By this time, Spelling began to defend his work on behalf of mainstream entertainment, "I think there is a need to escape. I think it is a release valve that keeps people from blowing their brains out or having nervous breakdowns. We find that the majority of our audience is worried, really worried, about the cost of food, how much it costs to send your kid to school, the cost of clothes. Unfortunately, we often have to make the choice between 150 critics and 150 million Americans out there, and I have always felt that my job was to...entertain them."
Spelling broke his usual escapist formula with what he considered the best series he had ever created, “Family.” Launched in 1976, the Emmy-winning drama about an upper-middle-class Pasadena, California family and its problems was lauded by critics. It dealt with everything from divorce and illness to homosexuality and teenage sex. Spelling and Goldberg teamed up with prolific producer/director Mike Nichols for “Family;” Spelling later said its cancellation in 1980 “decimated" him, and called the making of “Family” “the happiest creative time of my life”.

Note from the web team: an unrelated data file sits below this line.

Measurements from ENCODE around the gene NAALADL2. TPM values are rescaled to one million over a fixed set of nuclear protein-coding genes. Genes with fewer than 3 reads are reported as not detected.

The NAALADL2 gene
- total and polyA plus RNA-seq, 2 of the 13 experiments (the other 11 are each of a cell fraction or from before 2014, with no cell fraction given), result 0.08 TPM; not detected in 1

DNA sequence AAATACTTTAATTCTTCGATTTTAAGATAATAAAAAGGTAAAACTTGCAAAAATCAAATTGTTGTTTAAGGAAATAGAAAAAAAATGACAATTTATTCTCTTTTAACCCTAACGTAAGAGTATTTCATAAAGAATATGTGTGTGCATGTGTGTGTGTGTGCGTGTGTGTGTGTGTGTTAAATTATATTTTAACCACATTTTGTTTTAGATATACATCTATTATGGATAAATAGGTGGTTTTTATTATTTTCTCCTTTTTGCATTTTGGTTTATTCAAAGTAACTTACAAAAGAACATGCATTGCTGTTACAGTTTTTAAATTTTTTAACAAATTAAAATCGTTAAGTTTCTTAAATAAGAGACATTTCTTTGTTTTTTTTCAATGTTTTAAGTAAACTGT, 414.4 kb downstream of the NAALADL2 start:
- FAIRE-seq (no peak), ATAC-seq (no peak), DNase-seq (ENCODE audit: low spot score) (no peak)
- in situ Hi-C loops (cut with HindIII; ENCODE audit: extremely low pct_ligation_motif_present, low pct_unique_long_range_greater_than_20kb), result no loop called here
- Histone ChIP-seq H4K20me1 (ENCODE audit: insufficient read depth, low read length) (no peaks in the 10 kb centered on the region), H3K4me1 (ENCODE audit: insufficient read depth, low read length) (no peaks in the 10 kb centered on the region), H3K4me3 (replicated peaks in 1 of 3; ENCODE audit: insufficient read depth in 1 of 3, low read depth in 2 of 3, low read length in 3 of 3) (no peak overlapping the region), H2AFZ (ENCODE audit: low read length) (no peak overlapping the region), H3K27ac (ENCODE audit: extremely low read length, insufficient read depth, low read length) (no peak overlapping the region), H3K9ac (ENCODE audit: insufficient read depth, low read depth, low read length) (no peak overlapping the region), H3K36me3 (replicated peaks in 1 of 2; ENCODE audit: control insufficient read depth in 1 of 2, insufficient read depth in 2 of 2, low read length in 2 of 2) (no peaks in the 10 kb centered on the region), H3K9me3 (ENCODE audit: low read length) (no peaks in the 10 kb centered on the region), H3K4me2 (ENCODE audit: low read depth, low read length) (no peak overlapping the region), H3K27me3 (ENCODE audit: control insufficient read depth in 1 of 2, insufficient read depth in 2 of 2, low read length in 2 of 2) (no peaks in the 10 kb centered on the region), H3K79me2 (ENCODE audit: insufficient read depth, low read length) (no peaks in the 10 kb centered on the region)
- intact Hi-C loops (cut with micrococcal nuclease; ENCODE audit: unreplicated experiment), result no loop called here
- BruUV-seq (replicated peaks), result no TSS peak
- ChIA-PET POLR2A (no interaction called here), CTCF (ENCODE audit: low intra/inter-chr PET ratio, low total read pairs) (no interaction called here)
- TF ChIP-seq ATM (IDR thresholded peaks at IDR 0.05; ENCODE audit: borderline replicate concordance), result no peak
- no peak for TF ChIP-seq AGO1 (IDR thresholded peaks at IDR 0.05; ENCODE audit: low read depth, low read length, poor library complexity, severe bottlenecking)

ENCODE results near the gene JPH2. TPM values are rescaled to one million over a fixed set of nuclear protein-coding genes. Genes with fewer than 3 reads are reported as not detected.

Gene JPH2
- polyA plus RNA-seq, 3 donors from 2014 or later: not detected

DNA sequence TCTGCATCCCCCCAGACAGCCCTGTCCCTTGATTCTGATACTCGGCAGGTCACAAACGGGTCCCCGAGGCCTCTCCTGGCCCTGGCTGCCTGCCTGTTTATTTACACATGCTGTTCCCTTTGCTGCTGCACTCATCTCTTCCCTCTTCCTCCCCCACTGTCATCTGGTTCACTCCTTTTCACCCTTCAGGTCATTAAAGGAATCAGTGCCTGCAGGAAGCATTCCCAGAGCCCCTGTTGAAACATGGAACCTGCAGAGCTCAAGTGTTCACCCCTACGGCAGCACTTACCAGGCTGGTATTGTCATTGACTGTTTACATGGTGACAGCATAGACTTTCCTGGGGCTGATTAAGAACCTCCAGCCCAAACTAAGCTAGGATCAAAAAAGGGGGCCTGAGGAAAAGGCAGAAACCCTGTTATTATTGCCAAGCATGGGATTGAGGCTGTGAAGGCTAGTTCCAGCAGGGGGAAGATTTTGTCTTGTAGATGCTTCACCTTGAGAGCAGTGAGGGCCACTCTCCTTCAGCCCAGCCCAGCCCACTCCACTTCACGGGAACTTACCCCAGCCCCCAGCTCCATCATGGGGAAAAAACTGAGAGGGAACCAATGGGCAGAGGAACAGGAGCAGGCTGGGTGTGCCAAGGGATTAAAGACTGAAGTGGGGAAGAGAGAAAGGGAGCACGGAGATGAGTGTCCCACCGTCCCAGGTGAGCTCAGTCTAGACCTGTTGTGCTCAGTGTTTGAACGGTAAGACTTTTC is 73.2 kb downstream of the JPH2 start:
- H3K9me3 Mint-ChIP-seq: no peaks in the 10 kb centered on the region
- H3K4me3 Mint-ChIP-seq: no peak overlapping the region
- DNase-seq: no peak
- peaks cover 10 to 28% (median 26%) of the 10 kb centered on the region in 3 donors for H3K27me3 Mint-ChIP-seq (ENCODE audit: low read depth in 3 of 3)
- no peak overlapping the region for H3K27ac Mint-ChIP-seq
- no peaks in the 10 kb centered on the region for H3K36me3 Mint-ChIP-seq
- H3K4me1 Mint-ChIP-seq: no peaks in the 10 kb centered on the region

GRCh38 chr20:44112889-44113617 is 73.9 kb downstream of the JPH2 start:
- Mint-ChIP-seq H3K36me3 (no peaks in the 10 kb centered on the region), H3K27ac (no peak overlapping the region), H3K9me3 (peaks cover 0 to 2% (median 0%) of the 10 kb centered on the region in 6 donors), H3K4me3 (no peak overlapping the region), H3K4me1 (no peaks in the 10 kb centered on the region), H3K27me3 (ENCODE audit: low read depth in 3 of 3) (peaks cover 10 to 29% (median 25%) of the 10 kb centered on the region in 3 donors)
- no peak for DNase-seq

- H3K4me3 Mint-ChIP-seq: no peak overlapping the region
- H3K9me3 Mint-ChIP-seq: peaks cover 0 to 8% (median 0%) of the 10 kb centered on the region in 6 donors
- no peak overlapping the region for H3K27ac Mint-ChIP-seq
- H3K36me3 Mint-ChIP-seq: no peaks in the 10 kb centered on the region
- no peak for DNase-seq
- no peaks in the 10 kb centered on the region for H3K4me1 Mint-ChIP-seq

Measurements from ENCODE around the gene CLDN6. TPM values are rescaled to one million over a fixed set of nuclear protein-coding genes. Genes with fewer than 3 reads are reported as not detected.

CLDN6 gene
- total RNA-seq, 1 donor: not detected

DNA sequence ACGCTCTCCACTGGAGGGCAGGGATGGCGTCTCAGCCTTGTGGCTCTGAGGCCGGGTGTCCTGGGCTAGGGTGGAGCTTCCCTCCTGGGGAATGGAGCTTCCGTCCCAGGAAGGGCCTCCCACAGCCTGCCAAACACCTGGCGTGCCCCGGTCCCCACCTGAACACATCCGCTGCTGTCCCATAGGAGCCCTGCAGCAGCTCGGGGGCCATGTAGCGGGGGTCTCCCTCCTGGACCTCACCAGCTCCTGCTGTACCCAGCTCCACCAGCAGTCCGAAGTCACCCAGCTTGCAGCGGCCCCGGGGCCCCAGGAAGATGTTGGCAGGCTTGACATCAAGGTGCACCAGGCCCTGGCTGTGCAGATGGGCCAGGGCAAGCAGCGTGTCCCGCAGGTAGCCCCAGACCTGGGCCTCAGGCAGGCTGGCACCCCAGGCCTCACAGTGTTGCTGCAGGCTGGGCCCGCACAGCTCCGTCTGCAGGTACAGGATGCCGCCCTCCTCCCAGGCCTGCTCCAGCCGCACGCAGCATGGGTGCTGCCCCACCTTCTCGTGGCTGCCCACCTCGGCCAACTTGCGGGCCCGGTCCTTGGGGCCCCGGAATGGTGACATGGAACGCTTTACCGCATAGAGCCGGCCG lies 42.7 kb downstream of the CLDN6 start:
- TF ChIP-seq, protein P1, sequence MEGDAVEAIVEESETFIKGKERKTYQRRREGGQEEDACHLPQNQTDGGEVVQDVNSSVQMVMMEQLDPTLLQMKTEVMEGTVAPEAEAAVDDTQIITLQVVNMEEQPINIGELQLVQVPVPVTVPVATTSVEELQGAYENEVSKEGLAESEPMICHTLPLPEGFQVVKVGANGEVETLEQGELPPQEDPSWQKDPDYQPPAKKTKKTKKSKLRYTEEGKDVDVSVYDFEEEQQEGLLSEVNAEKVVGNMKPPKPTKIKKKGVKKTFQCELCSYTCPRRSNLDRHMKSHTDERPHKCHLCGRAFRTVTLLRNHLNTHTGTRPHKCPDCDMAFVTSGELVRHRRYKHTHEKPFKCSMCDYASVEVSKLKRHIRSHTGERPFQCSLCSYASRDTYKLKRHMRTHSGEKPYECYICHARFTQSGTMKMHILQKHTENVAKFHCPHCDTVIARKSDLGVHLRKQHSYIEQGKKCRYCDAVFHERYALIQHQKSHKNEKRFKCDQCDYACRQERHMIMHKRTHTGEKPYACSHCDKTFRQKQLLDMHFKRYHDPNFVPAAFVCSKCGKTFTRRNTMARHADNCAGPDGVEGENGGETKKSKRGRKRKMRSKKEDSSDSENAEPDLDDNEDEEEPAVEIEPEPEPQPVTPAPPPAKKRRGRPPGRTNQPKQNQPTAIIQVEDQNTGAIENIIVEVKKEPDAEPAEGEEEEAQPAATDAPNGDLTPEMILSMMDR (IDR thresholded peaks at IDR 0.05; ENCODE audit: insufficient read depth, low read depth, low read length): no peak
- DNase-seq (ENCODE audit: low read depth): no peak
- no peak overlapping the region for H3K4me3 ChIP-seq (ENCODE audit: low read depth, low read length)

Spelling went back to the anthology format in 1977 with “The Love Boat,” a comedy-drama about the staff and passengers of a luxury cruise ship. With a core cast as the ship’s staff, plus a ton of guest stars (everyone from veteran actors to up-and-coming stars on TV shows from ABC and the other networks), “The Love Boat” sailed along the upper reaches of the Nielsen ratings until its cancellation in 1986. Its Saturday night partner-in-crime was “Fantasy Island,” which starred Ricardo Montalban as the mysterious Mr. Roarke who owned an island where (for a price) your fantasies could come to life. The twist: Be careful what you wish for. That moral gave “Fantasy Island” an edge that blended well with the now-successful Spelling format, and “Fantasy Island” ran for eight seasons.